It's time for us to take a stroll once again in the land of local blogs. With winter drawing in, bringing with it its cold and its rain, this is an apt time of year to remind ourselves of the more positive aspect of nature, wildlife and the great outdoors in general.
First up, is Save The Ribble, a blog whose aim, in the words of the blog itself, is to preserve 'the beauty of the River Ribble, and opposing the Riverworks 'vision' to build a barrage on our River and develop on our riverbanks, floodplains and green spaces, causing damage to wildlife and the environment and increasing the risk of flooding to our homes.' Active locals and regular visitors to the blog will know it has already been successful in preventing the Ribble's riverbanks and South Ribble's Green Belt from being 'developed', and also in forcing the council to abandon plans to build a barrage across the Ribble.
Save The Ribble is part of a wider campaign to protect local nature, the Ribble and the surrounding area in particular. A campaign which includes Along with Ribble Cycle Diaries, a sort of companion blog, which, after contributing to the victories against local council plans, continues to promote local cycling, currently recommending the Ribble Coast And Wetlands Walking Festival, and features some plain ol' lovely pictures of the Ribble.
Wildlife pictures abound on Brian Rafferty's blog. Brian is a photographer and uses his blog to showcase his stunning wildlife pictures. It's a truly absorbing portfolio with close-up and crystal-clear shots of all the birdlife the region has to offer, with a brief but illuminating accompanying texts. One of the joys is that, although we're currently entering into the grip of bleakest midwinter, you can still see the natural world of the summer: a spotted flycatcher here, a bittern there. Or, if you like, you can marvel some of the current climate's miracles of the nature, such as this flock of starlings.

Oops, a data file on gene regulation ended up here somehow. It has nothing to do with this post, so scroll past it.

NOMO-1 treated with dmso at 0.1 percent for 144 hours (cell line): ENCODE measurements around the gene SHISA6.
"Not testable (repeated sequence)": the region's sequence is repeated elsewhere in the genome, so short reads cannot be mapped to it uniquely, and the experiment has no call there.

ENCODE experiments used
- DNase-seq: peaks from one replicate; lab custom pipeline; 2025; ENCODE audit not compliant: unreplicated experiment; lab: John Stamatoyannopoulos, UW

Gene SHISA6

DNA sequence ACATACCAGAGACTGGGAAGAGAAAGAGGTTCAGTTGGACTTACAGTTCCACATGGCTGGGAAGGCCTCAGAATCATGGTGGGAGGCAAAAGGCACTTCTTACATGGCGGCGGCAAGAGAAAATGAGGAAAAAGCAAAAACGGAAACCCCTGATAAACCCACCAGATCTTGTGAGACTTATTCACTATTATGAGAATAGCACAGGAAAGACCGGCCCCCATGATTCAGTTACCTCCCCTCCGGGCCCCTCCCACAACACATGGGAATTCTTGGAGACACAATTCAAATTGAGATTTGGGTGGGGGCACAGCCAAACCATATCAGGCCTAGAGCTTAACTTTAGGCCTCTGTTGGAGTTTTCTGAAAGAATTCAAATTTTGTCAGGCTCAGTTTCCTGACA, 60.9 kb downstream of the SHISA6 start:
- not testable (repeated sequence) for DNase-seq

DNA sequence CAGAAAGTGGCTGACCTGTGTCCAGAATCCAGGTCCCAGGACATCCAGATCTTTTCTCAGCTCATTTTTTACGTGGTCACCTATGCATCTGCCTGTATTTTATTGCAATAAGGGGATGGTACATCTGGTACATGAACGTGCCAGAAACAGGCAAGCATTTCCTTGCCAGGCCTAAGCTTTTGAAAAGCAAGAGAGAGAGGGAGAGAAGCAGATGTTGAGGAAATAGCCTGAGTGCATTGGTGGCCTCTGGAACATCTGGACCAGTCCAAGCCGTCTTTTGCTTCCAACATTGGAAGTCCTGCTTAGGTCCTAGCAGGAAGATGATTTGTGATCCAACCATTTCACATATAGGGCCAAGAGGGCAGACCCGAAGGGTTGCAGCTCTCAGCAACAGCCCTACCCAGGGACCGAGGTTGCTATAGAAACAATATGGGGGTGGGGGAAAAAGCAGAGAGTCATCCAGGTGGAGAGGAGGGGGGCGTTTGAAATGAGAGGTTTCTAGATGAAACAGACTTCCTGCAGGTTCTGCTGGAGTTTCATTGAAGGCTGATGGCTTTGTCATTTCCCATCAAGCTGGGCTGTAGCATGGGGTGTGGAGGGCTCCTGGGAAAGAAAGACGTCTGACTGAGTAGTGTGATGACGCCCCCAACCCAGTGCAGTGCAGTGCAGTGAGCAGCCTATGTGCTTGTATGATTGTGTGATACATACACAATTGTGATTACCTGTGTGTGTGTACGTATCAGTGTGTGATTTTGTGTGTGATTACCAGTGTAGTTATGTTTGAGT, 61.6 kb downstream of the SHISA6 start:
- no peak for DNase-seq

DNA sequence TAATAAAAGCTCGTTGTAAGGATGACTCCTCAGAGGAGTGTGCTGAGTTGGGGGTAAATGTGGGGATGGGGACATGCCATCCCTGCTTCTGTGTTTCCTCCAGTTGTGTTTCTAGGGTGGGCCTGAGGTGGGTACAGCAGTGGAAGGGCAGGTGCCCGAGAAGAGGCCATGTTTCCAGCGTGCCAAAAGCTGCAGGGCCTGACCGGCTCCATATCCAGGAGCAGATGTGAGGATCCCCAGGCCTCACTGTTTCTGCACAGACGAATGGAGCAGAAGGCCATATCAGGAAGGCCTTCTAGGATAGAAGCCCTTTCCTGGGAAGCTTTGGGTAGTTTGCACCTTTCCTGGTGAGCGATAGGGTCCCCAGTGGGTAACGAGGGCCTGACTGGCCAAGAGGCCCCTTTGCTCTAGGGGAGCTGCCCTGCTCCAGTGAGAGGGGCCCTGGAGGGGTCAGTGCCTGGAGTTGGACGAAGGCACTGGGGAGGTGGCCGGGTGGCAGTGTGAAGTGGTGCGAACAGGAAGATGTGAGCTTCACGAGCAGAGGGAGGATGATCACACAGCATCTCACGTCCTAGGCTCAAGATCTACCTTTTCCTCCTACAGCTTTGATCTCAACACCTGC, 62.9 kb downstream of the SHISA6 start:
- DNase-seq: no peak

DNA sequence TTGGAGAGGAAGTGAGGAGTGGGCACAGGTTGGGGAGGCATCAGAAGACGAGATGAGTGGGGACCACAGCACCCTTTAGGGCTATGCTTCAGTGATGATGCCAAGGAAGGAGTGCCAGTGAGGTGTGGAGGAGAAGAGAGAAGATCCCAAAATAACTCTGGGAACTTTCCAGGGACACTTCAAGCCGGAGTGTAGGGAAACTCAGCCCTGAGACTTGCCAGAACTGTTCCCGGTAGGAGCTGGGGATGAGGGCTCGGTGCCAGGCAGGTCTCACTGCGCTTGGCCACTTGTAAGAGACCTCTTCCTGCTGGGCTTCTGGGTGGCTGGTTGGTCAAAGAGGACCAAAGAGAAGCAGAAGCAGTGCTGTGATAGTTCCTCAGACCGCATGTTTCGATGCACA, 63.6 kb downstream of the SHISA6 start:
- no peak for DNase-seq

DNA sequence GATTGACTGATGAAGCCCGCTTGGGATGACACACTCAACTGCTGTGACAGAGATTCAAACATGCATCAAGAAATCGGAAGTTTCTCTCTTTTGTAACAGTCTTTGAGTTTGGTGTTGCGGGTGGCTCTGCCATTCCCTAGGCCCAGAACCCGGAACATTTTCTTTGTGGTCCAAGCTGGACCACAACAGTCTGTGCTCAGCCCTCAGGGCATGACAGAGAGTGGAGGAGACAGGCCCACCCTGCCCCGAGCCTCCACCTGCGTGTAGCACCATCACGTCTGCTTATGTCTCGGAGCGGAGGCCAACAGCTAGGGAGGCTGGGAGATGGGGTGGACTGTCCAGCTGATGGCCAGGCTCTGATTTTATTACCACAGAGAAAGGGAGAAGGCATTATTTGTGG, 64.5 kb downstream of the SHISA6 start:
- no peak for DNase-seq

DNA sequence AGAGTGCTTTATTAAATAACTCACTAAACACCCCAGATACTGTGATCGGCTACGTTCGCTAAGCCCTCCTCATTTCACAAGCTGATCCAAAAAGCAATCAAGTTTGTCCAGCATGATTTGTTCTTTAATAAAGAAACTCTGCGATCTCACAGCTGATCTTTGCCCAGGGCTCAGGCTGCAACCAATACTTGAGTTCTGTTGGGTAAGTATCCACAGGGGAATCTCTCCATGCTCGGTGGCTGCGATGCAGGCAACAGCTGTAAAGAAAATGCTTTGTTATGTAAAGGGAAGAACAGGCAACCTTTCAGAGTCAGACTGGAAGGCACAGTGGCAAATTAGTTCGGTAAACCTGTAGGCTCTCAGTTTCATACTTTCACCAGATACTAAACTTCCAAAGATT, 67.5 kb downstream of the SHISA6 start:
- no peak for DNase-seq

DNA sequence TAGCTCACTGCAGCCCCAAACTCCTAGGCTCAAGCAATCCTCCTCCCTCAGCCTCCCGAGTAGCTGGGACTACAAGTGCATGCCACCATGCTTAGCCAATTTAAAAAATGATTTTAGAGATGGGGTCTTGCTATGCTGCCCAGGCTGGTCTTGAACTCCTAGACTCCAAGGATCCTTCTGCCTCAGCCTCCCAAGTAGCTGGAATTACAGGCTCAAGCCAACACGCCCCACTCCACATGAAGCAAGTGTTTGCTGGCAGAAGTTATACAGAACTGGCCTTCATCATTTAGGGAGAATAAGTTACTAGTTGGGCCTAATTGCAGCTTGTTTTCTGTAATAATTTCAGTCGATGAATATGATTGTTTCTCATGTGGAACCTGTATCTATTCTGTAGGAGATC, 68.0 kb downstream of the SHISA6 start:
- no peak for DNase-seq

Continuing the bird-theme, Ribble To Amazon! is another birder-blog, this time taking in the birds of Latin America alongside those found in Lancashire, as Colin Bushell documents his travels through the exotic climes of Peru and Brazil, and through the marginally less exotic climes of Cumbria. So, as well as our native Shore Larks and Egrets, you also get to gander at Brazilian Red Crested Cardinals and Peruvian Wire-Crested Thorntail Hummingbirds.
Finally, African Brew Ha Ha, another travelogue blog, this time beating a path via motorcycle from Lancashire to Cape Town, South Africa. Although Alan Whelan, the author documents customs, cuisine and an unfortunate incident in which he crashed his Triumph and ended up in hospital, the main focus of the blog is the unifying, human powers of a cup of tea. Although the adventure came to an end last year, Whelan continues to add posts about all of these topics and a book based on his experiences is forthcoming in April next year.